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Yemen’s Houthis Claim Invasion of Saudi Arabia, Capture of Thousands of Troops in Najran

If the story is true, it is a huge development.

If the Houthi claims are even partially true, it underlines the weakness of Saudi security yet again, in the wake of the drone attacks on their Abqaiq petroleum processing plant in the Eastern Province, which initially knocked out about half of their petroleum exports. (Image: Screenshot / via Al-Jazeera)

The BBC reports that Houthi rebels of Yemen are announcing that on Saturday they invaded the neighboring Najran province of Saudi Arabia and captured three Saudi military brigades, including many officers.

Yemen is an informational black hole in which all sorts of allegations are made that later turn out to be bunkum. So no one who knows the place would want to take at face value a breathless news release from the Helpers of God movement in Sana’a, otherwise known as the Houthis. We do not have any confirmation yet, and although reporters asked the Saudis to respond, Riyadh is mum.

The Houthi spokesman said that the movement had been infiltrating Najran province for some months, and finally sprang the encirclement of the Saudi military facilities, from which they also captured large numbers of weapons

If the Houthi claims are even partially true, it underlines the weakness of Saudi security yet again, in the wake of the drone attacks on their Abqaiq petroleum processing plant in the Eastern Province, which initially knocked out about half of their petroleum exports.


The Saudis had been prosecuting their war against the Houthis in alliance with Yemeni nationalist forces led by president Abed Rabbo Mansour Hadi and the Yemeni Muslim Brotherhood, Islah. The Saudis were also allied with the United Arab Emirates, which in turn cultivated southern separatists.

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In the past few months, this alliance unraveled, with the Southern Transitional Council expelling Mansour Hadi and his nationalist army from the southern port city of Aden and attacking Islah positions elsewhere in the South.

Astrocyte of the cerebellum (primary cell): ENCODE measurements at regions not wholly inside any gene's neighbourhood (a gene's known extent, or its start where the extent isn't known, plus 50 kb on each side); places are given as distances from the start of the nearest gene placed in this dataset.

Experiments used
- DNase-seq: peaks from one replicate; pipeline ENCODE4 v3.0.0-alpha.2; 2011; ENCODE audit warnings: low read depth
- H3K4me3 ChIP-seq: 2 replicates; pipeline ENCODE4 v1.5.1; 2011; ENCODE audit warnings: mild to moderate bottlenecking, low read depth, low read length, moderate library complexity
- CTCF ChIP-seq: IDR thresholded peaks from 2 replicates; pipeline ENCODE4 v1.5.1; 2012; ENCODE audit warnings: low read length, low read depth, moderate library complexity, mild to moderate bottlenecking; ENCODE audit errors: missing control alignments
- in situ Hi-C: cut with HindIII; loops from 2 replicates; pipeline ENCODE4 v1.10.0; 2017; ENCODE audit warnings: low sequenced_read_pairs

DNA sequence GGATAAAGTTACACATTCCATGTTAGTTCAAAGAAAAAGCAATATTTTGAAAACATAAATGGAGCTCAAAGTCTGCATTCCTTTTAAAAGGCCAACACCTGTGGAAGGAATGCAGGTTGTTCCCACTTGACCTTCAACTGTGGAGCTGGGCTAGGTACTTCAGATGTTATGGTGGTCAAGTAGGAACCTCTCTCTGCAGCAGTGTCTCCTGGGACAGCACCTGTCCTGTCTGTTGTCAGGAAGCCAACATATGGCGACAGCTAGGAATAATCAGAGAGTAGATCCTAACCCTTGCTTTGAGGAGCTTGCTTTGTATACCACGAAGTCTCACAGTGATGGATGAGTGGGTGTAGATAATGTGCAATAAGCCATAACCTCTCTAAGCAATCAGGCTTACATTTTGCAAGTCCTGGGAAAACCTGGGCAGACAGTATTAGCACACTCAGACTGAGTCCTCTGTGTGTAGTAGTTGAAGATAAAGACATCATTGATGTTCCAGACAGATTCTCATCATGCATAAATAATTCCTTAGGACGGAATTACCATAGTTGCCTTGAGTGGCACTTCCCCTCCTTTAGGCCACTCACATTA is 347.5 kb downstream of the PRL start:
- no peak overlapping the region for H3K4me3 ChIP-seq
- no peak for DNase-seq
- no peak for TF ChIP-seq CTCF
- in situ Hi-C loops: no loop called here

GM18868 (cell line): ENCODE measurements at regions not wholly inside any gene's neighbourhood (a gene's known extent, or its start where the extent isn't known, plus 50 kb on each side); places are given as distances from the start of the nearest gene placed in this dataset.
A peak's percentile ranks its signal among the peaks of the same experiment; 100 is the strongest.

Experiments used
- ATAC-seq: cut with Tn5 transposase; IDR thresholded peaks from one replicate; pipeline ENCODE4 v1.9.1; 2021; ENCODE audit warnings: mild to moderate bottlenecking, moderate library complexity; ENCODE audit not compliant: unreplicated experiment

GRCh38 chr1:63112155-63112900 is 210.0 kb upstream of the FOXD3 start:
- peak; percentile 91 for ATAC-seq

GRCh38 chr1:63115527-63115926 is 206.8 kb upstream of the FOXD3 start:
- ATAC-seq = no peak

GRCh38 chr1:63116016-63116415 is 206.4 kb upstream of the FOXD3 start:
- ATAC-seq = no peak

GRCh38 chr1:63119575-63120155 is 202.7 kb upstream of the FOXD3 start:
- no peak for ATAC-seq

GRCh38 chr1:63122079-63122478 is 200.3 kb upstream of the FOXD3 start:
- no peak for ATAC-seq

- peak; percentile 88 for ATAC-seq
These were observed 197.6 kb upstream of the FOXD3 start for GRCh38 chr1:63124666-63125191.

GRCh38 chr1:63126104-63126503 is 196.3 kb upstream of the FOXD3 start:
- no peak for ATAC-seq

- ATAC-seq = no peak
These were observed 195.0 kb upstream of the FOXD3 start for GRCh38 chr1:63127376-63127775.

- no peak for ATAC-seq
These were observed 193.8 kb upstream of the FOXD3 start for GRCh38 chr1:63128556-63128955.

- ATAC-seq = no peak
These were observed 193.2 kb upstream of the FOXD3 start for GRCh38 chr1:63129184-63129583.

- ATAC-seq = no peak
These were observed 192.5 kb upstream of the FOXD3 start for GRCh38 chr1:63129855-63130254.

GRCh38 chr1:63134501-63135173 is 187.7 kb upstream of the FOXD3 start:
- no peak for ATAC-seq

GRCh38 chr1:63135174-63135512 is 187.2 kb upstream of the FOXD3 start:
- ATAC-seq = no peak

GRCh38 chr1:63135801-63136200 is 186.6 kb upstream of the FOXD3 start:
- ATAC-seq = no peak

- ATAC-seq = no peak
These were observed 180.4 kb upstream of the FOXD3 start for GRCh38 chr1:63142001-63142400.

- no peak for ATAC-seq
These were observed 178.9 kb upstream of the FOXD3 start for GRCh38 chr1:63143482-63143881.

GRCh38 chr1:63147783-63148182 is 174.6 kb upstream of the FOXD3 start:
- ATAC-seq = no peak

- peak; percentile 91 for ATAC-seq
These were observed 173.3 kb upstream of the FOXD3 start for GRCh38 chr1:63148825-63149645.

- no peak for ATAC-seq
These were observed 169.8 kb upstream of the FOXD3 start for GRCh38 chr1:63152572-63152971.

The mini-civil war between the Saudis and their proxies and the Emirates and its proxies has taken substantial pressure off the Houthis, who have 100,000 battle-hardened guerrillas, and may have laid southern Saudi Arabia open to this incursion.

As Human Rights Watch noted, Najran province, like the Eastern Province, has a Shiite majority, but these are Ismaili Shiites. Of the province’s some 600,000 inhabitants, perhaps 400,000 are Ismailis. They had been relatively loyal to Saudi Arabia and had fought the Houthis, despite Saudi Wahhabi animus against Shiites. I’m just wondering, though, if the long Yemen war on their doorstep has disillusioned them. It is just speculation, but I’m thinking the Houthis couldn’t have infiltrated Najran unless the locals had averted their eyes.

The Houthis also claimed that attack on Abqaiq, though they said that they had local help. The forensics that became public suggests that the drones were launched from within the Eastern Province, where Shiite Muslims with a history of restiveness under Wahhabi rule predominate. Saudi Arabia is about 40% Wahhabi, but that branch of Islam is the state religion. Saudi Wahhabis are more puritanical and rigid than most other forms of Islam (and even than the much more tolerant Qatari Wahhabis), and they have a special disdain for Shiite Islam, which predominates in Iraq and Iran. Although the US and some European states have blamed Iran, the likelihood is that the weapons were launched from within the kingdom, not from Iran itself, though they might be Iranian manufacture.

Still, that severe doubt has been cast on the Houthi claims does make it important to be cautious about these new and grave allegations. If the story is true, it is a huge development in the war and an enormous blow to Saudi security.

Juan Cole

Juan Cole

Juan Cole teaches Middle Eastern and South Asian history at the University of Michigan. His new book, The New Arabs: How the Millennial Generation Is Changing the Middle East (Simon and Schuster), will officially be published July 1st. He is also the author of Engaging the Muslim World and Napoleon's Egypt: Invading the Middle East (both Palgrave Macmillan). He has appeared widely on television, radio and on op-ed pages as a commentator on Middle East affairs, and has a regular column at Salon.com. He has written, edited, or translated 14 books and has authored 60 journal articles. His weblog on the contemporary Middle East is Informed Comment.

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